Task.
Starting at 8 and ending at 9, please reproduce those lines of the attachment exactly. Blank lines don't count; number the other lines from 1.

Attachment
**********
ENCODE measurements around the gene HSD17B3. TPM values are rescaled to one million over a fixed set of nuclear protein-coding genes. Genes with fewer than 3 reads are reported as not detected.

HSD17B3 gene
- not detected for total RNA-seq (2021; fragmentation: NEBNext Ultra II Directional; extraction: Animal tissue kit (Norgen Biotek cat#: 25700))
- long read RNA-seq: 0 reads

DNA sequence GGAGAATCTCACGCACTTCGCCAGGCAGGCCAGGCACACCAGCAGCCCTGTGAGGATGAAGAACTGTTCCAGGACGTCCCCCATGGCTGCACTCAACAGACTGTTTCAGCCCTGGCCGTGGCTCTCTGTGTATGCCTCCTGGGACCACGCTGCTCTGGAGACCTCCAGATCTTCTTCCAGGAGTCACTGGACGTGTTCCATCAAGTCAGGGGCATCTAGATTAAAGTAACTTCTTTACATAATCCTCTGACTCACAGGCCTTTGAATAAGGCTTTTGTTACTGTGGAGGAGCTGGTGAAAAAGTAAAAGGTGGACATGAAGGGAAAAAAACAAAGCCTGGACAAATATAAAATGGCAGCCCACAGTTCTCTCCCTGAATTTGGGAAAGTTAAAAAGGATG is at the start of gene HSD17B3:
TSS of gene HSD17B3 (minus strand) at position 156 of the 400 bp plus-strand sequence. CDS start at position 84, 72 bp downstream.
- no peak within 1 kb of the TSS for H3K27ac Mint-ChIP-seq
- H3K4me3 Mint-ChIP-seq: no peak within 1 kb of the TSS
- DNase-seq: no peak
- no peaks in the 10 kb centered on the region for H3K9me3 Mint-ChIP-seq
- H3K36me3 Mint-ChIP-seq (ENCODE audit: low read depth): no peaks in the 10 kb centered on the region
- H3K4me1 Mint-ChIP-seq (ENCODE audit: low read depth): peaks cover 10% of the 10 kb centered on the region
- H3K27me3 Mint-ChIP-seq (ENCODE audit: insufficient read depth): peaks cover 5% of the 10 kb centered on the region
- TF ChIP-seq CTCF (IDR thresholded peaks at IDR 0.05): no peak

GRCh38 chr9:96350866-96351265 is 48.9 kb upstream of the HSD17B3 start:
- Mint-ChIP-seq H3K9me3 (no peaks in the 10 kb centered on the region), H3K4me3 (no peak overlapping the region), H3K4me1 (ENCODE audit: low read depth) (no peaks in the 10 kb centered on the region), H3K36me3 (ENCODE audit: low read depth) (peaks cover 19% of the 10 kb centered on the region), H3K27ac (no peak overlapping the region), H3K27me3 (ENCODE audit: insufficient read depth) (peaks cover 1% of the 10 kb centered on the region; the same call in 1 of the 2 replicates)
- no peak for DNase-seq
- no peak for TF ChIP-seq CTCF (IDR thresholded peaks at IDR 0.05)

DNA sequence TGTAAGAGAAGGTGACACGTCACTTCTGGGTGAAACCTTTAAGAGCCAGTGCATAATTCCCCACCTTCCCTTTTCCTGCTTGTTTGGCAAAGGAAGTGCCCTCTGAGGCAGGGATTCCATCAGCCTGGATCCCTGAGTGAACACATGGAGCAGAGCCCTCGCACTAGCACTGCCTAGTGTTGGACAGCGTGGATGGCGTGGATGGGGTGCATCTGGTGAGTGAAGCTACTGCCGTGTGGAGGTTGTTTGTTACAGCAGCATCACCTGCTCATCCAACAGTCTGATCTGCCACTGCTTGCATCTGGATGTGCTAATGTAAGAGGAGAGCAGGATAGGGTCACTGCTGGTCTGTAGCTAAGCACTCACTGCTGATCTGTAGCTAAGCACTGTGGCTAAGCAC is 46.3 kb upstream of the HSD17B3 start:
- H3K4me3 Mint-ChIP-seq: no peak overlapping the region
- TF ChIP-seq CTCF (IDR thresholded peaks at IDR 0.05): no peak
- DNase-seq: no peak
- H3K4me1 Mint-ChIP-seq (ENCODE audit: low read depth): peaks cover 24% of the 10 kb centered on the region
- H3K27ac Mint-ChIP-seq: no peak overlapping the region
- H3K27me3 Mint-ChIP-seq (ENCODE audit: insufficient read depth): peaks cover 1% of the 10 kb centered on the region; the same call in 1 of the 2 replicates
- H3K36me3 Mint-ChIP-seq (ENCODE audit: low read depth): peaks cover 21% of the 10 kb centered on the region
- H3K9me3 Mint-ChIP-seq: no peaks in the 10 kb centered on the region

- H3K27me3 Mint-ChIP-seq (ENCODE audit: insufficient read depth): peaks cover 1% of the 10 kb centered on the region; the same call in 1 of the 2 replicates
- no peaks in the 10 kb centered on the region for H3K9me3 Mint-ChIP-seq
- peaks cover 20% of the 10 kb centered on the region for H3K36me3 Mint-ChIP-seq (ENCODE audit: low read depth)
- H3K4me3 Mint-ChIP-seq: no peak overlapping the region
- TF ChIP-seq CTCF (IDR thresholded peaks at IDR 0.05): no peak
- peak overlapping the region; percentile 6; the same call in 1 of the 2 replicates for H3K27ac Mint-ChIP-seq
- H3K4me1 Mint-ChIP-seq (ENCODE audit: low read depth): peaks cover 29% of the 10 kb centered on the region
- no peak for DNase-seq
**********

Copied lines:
- H3K4me3 Mint-ChIP-seq: no peak within 1 kb of the TSS
- DNase-seq: no peak